It isn’t often that I read an op-ed and say to myself “I wish I wrote that,” especially when the op-ed addresses the complicated issues of the Long War in general, and the Pakistani Taliban. The op-ed below, from Pakistan’s Daily Times, is remarkable for its clarity and the astuteness of its observations, particularly on the Taliban’s gaming of the Pakistani political class, and the relations between the Pakistani and Afghan Taliban and al Qaeda. I feel as if the writers picked my brain for this one. Kudos to Daily Times; I can honestly say I agree with 100% of what is written below. Emphasis is mine:
The Tehreek-i-Taliban Pakistan (TTP) seems to be on a political-strategic offensive these days. Through well timed approaches to the media, first through a letter written by a senior Punjabi Taliban leader Asmatullah Muawiya some days ago, and now a video showing TTP chief Hakeemullah Mehsud sitting with reportedly estranged deputy Waliur Rehman, the TTP has sought to dispel any notion of differences or splits within the movement as speculated in the media in recent days. Also, the purpose of these initiatives appears to be to pose as an organisation prepared for talks with the government for peace. However, closer examination of the conditionalities attached by the TTP to any proposed talks indicate that the whole exercise is a non-starter and probably only aimed at exploiting the divisions in the polity and society at large on the approach to be taken to the Taliban menace. Hakeemullah Mehsud has said yes to talks, no to laying down their arms unless and until Pakistan’s laws and constitution are recast on what the TTP considers correct Islamic lines, i.e., according to their own narrow interpretation of Sharia. Not only that, in a flip on what he considers US diktat that the military and government follow, for which he cites so-called broken deals with the TTP in the past, his own diktat centres on breaking ties with the US, stopping ‘interference’ in Afghanistan, and concentrating (waging war against?) India instead. The craziness of this diatribe can be demonstrated by reference to the fact that it was the Taliban who consistently violated deals struck with the government and military in the past, using the breathing space provided by these abortive agreements for consolidating and extending their strength. The timing of the release of the video is also something to contemplate. It follows three major actions by the Taliban in recent days: the attack on the Peshawar airport, the assassination of Bashir Bilour, and the kidnapping of 22 paramilitary soldiers after an assault on check posts. These attacks demonstrated the capability of the Taliban to strike high profile well guarded targets even as the territory they control has shrunk over time because of the military and security forces’ campaigns. Hakeemullah goes on in the video to say that they assassinated Bashir Bilour because he had made himself a legitimate target by his consistent resistance to the Taliban and all they stood for. He said their struggle was however not against any individuals but the democratic system and all who support it since they consider it is un-Islamic. But the most chilling message in the video is when Hakeemullah asserts that they would follow the lead of the Afghan Taliban after the withdrawal of the US/NATO from Afghanistan by 2014 because the TTP, Afghan Taliban and al Qaeda are one. Then comes the ultimate feather in the terrorist cap. Hakeemullah proudly claims he and his comrades in the TTP are prepared to have their heads cut off for al Qaeda.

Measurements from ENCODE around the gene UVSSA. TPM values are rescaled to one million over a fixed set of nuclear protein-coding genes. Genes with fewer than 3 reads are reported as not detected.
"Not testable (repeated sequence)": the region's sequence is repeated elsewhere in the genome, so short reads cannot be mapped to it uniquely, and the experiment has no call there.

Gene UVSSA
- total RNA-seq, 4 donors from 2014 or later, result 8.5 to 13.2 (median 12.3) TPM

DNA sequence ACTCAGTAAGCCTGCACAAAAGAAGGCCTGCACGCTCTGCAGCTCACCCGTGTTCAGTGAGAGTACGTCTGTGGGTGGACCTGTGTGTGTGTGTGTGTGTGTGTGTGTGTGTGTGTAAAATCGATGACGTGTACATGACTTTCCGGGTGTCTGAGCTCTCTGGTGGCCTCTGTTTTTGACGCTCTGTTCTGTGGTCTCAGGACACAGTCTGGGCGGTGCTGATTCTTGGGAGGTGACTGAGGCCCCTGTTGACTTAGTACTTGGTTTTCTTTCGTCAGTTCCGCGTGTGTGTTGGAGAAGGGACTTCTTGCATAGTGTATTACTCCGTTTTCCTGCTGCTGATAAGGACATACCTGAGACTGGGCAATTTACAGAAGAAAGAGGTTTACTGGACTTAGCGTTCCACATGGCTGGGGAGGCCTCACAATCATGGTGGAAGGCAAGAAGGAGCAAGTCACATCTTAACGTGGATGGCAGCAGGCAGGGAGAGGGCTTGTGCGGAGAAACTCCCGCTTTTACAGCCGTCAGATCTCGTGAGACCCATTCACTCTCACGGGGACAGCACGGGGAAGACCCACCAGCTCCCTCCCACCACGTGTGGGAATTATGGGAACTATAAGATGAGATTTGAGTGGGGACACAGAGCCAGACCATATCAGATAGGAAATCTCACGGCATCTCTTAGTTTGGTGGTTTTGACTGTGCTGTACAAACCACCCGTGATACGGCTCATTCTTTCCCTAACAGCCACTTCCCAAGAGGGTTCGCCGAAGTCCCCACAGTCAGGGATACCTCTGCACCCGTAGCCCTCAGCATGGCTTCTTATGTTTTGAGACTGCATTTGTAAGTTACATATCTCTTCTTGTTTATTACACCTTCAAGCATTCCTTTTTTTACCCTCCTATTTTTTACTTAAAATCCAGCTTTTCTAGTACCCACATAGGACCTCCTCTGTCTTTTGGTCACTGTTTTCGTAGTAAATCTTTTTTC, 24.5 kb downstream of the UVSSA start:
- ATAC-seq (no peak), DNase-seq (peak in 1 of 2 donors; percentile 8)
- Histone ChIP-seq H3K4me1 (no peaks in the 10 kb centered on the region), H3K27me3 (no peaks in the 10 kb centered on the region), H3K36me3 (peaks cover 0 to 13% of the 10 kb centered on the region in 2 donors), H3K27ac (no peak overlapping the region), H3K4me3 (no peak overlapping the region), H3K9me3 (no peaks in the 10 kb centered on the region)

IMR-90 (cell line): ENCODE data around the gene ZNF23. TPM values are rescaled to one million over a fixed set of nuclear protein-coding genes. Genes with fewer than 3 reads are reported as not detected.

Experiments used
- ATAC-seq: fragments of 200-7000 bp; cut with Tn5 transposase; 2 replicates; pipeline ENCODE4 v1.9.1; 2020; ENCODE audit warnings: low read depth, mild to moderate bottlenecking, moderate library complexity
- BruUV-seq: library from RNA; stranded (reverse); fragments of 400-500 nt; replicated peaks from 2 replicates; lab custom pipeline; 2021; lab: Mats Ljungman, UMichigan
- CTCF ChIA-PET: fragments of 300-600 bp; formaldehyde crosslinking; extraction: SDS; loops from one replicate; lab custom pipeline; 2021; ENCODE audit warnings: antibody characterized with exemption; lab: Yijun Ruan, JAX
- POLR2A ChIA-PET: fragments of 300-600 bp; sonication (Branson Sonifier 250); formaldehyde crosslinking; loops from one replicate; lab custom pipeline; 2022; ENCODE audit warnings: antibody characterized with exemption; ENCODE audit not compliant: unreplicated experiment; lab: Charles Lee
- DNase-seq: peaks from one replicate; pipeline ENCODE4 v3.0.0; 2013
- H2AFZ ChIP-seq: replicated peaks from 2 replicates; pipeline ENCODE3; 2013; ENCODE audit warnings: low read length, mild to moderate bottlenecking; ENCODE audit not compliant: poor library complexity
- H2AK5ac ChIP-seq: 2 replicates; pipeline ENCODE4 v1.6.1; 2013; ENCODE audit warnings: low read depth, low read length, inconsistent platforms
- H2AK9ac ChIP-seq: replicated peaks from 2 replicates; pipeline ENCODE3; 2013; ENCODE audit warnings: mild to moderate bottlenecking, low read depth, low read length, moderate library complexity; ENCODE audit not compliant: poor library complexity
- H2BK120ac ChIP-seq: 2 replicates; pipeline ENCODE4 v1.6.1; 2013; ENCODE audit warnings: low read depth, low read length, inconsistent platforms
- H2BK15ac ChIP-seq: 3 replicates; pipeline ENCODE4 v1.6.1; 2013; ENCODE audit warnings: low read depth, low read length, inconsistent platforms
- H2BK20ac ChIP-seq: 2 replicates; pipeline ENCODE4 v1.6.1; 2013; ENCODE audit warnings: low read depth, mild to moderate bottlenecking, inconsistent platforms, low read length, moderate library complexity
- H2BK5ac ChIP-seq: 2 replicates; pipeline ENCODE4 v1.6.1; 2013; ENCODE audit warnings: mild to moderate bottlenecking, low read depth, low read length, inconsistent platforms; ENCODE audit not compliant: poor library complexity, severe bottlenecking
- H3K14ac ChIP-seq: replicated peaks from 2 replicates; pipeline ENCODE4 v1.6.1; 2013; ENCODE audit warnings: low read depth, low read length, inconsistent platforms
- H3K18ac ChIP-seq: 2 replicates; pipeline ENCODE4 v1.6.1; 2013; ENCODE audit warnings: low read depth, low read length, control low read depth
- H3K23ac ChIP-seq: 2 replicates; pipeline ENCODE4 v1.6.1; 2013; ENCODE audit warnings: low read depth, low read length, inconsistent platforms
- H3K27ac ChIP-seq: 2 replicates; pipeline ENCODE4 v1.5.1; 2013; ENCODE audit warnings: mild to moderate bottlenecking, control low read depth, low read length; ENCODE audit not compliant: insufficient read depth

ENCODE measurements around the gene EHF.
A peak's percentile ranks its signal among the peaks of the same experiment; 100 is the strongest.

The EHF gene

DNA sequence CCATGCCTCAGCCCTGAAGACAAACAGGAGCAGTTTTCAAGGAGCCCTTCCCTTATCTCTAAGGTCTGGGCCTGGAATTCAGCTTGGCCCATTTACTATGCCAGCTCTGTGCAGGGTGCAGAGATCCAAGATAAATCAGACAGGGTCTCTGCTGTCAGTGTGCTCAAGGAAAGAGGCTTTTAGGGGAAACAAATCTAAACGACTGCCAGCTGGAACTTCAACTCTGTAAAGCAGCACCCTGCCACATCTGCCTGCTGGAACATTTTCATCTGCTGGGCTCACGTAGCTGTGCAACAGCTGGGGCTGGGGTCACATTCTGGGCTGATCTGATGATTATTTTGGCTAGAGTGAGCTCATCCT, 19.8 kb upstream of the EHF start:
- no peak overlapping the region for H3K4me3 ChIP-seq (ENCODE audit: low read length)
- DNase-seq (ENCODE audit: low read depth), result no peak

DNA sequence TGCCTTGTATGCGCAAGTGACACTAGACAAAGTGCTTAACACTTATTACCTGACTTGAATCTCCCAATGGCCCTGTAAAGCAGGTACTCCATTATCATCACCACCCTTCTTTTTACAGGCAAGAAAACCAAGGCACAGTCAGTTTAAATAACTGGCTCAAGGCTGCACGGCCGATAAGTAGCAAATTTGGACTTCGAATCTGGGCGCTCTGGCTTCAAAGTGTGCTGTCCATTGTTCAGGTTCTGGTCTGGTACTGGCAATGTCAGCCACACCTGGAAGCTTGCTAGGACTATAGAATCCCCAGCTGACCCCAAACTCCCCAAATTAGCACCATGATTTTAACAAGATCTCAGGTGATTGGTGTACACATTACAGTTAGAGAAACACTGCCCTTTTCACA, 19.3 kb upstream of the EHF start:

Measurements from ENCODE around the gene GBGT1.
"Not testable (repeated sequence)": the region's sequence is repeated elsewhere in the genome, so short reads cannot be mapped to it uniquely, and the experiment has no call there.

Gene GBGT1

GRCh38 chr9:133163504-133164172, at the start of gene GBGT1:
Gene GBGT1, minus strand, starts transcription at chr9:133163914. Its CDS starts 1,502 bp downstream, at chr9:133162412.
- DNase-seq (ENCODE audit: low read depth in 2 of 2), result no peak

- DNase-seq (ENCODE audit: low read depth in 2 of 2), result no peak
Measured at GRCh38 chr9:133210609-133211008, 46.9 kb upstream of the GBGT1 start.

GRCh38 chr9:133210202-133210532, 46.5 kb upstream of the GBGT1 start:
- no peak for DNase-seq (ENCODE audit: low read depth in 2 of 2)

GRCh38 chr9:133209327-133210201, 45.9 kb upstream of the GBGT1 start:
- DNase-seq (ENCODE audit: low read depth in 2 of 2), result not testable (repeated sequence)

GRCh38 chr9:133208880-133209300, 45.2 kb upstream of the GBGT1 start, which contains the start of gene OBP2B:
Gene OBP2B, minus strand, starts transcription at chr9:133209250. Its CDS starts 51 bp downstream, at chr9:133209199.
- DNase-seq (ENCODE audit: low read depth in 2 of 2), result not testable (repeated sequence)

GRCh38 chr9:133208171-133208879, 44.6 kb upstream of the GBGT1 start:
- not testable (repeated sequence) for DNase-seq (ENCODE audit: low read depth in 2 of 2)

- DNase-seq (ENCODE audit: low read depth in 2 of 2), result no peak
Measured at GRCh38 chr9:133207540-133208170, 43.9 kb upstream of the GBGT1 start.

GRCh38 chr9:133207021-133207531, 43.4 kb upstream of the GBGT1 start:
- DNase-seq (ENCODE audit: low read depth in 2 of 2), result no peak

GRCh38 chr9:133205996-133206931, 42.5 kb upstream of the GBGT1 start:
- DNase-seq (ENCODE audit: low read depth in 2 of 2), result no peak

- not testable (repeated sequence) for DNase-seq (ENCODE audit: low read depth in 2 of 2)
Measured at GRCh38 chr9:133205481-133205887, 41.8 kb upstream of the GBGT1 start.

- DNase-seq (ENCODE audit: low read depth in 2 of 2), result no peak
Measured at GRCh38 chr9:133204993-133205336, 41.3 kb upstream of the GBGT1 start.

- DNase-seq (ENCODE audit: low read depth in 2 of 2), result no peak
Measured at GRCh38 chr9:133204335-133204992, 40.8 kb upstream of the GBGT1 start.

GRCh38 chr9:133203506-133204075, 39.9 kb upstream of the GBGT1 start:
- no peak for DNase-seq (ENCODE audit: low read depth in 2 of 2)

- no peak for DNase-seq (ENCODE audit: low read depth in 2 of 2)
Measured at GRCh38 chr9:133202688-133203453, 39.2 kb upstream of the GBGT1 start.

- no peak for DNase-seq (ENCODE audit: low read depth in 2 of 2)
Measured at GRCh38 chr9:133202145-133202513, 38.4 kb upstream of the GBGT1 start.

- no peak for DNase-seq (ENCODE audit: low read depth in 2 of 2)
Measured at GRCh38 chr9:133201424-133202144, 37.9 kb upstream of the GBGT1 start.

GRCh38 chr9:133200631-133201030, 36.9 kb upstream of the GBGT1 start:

We owe a vote of thanks to Hakeemullah Mehsud for vindicating our long held position that the nexus amongst the Pakistani and Afghan Taliban and al Qaeda and its affiliated groups is an undeniable fact of life that can only be ignored at our own peril. Now having been offered this incontrovertible proof of the Taliban on both sides of the western border and al Qaeda being one and the same thing, one hopes the foolishness about ‘good’ and ‘bad’ Taliban can be relegated where it belongs: in the dustbin. Unfortunately though, the TTP is playing cleverly on the divisions within our polity and society, proof of which can be found in the divergent reactions to the TTP conditional and unacceptable offer of talks on their dictated terms. Without falling for these diversionary and divisive tactics, it would be in the fitness of things if the elected and other political forces were to unite on a consensus to take definitive action against this existential threat to the state and society. For this purpose, the expected meeting between ANP chief Asfandyar Wali Khan and President Asif Ali Zardari to try to achieve such a consensus will be closely and anxiously watched by all those who want to see the back of the terrorists.
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